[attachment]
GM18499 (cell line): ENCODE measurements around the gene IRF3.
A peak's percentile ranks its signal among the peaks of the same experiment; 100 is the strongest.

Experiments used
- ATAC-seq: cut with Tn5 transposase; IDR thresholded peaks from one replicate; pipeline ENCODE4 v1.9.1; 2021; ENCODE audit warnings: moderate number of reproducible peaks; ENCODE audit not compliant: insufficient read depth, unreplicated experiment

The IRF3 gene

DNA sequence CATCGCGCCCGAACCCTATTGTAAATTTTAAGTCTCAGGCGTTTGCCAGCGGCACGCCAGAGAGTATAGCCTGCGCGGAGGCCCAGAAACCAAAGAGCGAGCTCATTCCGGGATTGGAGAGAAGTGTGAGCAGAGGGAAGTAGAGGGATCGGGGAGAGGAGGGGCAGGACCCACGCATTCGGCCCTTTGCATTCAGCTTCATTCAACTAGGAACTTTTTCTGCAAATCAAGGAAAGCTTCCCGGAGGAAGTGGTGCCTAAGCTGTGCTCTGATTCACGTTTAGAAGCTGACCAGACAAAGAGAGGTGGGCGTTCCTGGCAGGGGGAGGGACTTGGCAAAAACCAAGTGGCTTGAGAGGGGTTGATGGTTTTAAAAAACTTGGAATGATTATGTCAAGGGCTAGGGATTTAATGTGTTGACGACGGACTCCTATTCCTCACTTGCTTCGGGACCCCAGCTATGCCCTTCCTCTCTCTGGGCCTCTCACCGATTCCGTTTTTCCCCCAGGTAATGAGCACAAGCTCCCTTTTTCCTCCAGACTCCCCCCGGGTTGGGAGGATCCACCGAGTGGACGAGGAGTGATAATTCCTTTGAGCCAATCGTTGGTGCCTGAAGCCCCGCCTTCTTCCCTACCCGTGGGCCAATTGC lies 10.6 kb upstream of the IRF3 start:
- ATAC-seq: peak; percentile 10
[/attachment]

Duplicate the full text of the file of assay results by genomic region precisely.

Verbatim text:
GM18499 (cell line): ENCODE measurements around the gene IRF3.
A peak's percentile ranks its signal among the peaks of the same experiment; 100 is the strongest.

Experiments used
- ATAC-seq: cut with Tn5 transposase; IDR thresholded peaks from one replicate; pipeline ENCODE4 v1.9.1; 2021; ENCODE audit warnings: moderate number of reproducible peaks; ENCODE audit not compliant: insufficient read depth, unreplicated experiment

The IRF3 gene

DNA sequence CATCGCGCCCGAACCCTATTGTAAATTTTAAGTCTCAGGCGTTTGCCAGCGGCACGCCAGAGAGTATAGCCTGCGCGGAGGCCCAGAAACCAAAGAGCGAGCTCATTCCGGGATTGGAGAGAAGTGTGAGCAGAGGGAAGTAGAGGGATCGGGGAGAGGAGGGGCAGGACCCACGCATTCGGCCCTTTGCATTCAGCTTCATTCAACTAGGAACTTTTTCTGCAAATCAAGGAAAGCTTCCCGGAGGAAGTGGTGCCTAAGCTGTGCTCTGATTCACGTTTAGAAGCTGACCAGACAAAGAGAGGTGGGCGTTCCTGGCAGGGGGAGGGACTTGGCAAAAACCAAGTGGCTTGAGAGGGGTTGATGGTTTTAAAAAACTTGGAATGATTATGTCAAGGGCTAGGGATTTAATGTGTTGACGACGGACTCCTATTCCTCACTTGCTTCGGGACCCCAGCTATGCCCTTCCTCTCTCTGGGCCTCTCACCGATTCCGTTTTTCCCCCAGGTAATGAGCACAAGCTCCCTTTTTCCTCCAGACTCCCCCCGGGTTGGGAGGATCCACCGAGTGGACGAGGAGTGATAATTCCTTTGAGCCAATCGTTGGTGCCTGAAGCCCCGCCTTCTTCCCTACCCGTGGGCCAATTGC lies 10.6 kb upstream of the IRF3 start:
- ATAC-seq: peak; percentile 10